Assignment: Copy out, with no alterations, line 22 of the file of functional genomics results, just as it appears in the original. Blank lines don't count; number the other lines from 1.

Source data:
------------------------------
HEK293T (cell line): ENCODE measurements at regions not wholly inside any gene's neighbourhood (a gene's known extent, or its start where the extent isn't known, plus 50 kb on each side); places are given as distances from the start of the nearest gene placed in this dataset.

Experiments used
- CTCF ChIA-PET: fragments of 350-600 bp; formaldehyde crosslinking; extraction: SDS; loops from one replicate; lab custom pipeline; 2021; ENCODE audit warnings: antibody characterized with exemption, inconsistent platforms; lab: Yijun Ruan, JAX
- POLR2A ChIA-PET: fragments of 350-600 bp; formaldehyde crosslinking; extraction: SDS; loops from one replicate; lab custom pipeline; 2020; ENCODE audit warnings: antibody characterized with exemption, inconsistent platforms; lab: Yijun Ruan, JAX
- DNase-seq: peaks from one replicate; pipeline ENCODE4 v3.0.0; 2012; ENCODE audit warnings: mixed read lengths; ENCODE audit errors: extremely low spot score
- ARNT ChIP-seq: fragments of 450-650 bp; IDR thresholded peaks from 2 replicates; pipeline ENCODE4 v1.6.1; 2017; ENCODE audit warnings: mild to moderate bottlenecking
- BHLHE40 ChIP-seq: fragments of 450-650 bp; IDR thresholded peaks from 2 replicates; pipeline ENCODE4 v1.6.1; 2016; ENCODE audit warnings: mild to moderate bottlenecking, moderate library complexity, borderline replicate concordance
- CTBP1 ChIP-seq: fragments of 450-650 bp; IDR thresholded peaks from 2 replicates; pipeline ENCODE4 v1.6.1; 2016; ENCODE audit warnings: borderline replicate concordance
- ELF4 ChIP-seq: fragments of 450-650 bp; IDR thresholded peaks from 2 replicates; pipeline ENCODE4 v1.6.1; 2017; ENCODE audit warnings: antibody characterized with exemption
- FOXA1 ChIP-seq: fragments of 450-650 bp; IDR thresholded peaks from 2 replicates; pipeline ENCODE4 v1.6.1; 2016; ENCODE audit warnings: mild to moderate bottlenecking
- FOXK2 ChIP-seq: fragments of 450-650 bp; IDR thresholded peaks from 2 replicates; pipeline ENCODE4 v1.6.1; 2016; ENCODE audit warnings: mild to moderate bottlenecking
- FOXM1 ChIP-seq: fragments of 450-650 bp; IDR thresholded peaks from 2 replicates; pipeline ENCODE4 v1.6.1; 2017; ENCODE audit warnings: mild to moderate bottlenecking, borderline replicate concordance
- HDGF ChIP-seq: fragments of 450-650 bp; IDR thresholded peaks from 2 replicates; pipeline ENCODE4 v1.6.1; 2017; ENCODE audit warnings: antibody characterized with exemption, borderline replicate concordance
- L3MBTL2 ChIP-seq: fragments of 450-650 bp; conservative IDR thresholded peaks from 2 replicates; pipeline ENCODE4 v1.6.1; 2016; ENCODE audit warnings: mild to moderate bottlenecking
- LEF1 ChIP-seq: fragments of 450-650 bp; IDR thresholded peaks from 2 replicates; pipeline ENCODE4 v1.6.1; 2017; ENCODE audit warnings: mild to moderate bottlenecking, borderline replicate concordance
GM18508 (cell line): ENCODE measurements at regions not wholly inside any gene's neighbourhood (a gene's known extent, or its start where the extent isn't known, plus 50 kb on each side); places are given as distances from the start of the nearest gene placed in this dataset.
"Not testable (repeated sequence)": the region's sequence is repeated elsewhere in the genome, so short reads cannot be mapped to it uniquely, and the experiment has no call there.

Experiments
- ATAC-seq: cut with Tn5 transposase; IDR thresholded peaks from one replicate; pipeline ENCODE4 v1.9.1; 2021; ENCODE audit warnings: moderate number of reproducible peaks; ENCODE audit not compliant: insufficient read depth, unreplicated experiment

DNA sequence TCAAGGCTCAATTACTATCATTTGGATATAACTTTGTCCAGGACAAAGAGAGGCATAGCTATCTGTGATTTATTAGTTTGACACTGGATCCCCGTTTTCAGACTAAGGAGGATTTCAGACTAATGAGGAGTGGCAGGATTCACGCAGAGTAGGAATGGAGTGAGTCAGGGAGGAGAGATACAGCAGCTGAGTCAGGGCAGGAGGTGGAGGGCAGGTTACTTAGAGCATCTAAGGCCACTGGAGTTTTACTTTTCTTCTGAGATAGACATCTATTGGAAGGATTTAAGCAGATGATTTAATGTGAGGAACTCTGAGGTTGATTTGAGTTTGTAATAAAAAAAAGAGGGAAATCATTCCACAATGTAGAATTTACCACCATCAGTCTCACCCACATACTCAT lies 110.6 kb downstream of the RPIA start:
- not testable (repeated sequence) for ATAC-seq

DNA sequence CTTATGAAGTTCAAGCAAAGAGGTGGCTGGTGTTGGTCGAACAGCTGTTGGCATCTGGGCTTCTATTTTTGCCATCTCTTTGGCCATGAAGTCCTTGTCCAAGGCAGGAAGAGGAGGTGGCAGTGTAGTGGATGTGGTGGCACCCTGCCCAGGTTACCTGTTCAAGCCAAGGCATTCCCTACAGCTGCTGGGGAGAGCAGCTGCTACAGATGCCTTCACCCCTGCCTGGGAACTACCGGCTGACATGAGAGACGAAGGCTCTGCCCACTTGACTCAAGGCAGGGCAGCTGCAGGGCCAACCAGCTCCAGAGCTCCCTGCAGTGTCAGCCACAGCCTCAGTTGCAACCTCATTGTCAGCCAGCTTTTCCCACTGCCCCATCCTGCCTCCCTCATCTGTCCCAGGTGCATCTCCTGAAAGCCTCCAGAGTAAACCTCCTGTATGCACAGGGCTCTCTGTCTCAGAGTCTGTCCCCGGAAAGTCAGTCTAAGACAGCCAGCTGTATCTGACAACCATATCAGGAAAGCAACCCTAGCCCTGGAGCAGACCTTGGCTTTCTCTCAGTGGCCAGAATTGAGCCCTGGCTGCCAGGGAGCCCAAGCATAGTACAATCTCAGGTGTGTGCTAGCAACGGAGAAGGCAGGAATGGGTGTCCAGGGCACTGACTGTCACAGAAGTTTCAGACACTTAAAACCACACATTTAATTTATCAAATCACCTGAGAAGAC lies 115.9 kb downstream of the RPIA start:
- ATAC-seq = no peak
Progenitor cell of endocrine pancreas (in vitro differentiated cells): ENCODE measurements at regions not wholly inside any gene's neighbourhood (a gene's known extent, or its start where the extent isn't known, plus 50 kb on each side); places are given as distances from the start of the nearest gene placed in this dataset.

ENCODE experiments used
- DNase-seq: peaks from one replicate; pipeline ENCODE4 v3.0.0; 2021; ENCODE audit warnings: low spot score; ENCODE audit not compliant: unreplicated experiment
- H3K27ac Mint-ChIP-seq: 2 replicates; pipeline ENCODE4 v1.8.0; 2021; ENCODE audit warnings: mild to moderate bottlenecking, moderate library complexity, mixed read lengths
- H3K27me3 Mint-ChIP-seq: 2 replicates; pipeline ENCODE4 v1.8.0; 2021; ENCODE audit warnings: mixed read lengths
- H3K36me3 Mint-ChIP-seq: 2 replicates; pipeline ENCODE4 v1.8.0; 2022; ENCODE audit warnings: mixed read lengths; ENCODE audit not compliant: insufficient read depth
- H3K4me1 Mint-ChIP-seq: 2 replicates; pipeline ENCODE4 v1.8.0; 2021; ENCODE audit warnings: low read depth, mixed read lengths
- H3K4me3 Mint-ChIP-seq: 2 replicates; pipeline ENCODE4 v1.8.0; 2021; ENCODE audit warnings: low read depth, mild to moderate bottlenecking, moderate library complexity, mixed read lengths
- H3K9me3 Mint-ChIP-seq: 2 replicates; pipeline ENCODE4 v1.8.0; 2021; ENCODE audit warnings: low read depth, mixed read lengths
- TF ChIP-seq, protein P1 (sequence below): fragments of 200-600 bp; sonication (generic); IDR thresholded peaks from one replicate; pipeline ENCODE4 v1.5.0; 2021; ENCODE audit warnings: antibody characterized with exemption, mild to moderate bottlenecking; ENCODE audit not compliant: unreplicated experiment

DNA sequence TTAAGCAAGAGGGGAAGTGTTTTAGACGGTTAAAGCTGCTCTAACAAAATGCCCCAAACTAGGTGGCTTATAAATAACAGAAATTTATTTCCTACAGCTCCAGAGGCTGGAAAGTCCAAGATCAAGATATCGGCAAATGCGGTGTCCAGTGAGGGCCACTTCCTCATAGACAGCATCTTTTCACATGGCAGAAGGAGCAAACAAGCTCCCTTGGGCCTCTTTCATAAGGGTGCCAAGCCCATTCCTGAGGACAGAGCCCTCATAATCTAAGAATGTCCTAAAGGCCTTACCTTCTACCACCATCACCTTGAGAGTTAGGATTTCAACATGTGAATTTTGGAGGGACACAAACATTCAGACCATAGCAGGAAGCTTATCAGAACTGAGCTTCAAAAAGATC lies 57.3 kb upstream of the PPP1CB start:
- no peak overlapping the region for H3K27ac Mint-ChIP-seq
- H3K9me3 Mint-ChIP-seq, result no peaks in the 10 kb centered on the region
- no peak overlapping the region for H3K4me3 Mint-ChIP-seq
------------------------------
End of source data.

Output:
DNA sequence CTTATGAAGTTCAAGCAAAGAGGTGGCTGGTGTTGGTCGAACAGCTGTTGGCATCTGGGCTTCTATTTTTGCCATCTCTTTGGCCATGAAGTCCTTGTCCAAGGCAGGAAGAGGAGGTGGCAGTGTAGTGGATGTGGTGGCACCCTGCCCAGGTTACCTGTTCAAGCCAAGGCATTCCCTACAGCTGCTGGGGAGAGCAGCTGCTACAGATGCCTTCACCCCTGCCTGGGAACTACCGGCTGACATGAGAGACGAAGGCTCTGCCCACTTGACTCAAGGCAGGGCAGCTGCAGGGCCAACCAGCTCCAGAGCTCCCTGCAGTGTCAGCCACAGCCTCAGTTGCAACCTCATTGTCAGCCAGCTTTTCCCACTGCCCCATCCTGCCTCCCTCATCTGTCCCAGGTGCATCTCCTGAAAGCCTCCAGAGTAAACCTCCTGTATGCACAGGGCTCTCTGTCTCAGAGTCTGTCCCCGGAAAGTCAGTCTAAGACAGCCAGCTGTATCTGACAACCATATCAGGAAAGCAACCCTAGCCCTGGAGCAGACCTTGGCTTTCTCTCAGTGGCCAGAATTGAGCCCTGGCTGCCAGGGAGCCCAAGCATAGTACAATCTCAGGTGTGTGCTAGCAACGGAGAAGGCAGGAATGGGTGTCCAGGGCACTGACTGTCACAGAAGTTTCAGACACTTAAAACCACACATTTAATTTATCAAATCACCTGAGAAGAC lies 115.9 kb downstream of the RPIA start: